Several members of The Outlook note that they are often in awe of how campus looks, particularly during the fall. Whether it's because of the large and dominant trees adorning campus changing colors, or the courtyard outside of Wilson Hall with its running fountains, The Outlook finds autumn on campus to be a particularly magical time. And with the fall season supposedly predicted to be a very short one this year the staff is prepared to enjoy all of the autumn beauty on campus while they can.

However, some staff feel that campus looks good no matter which season it is, and while fall may definitely bring about the red and brown hues in the leaves, it is argued that no matter the time of year the campus maintenance crew is consistently doing a good job.

Yet some see that there is an excess in the care of campus. While it is definitely appreciated with all of the apparent labor that goes into the landscaping, the general consensus at The Outlook is that tuition should be used towards things that would really benefit students, such as more parking spaces instead of mulch and flowers.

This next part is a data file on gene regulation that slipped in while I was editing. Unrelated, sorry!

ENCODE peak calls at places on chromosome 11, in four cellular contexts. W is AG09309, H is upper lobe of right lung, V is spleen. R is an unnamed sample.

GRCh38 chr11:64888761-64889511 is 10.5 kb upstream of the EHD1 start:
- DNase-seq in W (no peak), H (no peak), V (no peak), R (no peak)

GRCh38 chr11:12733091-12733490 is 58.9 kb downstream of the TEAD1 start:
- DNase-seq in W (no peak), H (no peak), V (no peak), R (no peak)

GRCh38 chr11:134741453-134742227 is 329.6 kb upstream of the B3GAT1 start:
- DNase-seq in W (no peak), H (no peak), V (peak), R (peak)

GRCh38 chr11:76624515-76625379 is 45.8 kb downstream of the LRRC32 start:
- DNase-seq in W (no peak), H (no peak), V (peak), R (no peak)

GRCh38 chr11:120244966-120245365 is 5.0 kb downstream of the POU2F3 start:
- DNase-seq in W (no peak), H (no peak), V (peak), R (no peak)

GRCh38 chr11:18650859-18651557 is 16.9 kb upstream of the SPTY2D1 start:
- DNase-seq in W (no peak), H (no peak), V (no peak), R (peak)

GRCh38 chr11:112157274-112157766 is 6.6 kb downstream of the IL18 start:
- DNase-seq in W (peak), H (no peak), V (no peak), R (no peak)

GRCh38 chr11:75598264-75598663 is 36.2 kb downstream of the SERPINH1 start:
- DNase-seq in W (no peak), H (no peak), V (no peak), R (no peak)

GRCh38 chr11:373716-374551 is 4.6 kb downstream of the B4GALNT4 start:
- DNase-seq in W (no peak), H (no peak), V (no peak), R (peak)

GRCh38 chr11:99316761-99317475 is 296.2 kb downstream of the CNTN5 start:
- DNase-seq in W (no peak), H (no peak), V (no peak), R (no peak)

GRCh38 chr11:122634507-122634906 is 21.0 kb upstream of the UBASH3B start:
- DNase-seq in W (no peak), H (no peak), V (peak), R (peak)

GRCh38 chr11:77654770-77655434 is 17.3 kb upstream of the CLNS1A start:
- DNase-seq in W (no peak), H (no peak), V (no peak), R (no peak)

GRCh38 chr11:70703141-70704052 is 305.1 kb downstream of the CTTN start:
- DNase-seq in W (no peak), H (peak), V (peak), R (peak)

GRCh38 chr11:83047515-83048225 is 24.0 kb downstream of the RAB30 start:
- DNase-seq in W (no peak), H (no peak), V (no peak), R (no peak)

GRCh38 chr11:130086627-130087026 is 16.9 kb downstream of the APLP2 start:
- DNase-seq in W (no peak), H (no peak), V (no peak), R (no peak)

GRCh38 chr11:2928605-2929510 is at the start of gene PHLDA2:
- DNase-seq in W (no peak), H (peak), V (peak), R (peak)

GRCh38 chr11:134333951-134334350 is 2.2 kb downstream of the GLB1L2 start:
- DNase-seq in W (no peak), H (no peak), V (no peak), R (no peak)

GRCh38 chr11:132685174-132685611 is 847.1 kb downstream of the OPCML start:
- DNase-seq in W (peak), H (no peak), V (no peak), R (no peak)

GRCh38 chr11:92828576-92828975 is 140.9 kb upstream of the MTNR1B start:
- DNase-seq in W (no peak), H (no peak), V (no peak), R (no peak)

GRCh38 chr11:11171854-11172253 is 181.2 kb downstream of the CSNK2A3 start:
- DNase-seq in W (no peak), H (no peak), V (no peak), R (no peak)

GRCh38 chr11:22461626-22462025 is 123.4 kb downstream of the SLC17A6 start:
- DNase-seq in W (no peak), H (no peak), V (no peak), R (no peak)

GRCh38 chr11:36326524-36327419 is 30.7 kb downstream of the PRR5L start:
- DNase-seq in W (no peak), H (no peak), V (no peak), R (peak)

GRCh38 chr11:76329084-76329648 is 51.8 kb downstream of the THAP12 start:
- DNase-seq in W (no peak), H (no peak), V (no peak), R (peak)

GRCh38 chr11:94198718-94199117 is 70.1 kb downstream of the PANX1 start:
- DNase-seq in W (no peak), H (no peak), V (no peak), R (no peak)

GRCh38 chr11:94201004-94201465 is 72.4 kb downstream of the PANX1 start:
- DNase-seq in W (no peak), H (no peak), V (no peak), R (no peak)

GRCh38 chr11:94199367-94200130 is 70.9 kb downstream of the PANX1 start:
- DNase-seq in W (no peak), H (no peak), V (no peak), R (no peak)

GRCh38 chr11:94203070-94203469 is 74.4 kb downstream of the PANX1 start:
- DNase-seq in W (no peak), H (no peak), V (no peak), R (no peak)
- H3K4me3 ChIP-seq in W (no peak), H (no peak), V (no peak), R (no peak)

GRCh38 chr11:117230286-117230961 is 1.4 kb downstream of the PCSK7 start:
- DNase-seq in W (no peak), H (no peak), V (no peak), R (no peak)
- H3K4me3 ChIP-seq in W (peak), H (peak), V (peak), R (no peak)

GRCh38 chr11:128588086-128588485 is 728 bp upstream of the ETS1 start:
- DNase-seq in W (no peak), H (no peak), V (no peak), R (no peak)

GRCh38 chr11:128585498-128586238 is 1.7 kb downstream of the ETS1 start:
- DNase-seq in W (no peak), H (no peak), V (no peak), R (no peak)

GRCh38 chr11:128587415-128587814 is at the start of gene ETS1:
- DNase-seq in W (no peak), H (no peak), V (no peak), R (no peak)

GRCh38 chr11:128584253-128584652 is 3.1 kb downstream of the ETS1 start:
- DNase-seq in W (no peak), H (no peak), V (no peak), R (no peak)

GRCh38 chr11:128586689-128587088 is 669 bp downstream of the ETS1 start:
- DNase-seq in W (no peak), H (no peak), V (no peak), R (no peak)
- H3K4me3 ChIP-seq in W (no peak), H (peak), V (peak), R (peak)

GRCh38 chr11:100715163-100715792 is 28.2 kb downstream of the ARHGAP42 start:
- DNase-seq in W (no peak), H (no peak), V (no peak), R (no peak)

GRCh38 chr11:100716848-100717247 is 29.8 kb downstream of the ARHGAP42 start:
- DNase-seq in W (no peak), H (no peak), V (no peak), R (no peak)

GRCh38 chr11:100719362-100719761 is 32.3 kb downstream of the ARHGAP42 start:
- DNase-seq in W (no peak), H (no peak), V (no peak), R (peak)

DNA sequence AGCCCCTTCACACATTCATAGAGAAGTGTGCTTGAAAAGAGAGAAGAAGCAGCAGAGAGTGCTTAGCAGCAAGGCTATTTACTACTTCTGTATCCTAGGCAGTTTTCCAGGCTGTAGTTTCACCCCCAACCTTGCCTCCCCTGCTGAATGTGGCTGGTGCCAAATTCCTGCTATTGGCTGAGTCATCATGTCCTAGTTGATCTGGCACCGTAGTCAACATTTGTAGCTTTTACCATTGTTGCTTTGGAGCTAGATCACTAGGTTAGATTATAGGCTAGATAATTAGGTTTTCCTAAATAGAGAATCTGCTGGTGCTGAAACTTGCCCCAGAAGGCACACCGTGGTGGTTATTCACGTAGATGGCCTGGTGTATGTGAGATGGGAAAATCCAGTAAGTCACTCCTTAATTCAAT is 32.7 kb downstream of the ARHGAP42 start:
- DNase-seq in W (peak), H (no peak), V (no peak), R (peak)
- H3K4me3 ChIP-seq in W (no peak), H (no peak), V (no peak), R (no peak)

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The Apple of My iPhone

The iPhone welcomed its newest members on Sept. 19 as Apple unveiled the iPhone 6 and 6 Plus worldwide. According to Apple's website, the new products boast a total upgrade from previous models including larger screens (4.7in for the 6 and 5.5in for the 6 Plus), an A8 processor, and support for Apple Pay, among other features.

Regarding initial sales, the iPhone 5 saw preorders of 2 million units within 24 hours according to Forbes, while the 6 and 6 Plus garnered 4 million preorders in the same time frame. Clearly the public is excited for the Apple's flagship devices.

This excitement, however, has not spread to The Outlook. Nearly every member of The Outlook editorial staff is an owner an Apple product, with the iPhone 5 5c and 5s being most common. MacBooks are also prevalent among the staff, albeit with less ownership than the iPhone.

Why is it that The Outlook can favor the iPhone without being excited for Apple's newest creation? Apple's ecosystem is the reason. While the newest iPhones add varying levels of functionality to Apple's existing lineup, Apple's previous (and still supported) products are able to offer a similar experience to current users.

The synergistic relationship Apple has created between its devices has made purchasing the newest iPhones less than desirable for The Outlook. One editor said, "I'm not that excited because I don't care to update my phone. I like the easiness of what I already have."

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Involvement ‘Faired’ In No One’s Favor

The University held its annual Involvement Fair during the first weekend of school with the intentions of helping the on-campus clubs recruit new members and for the students to become more involved.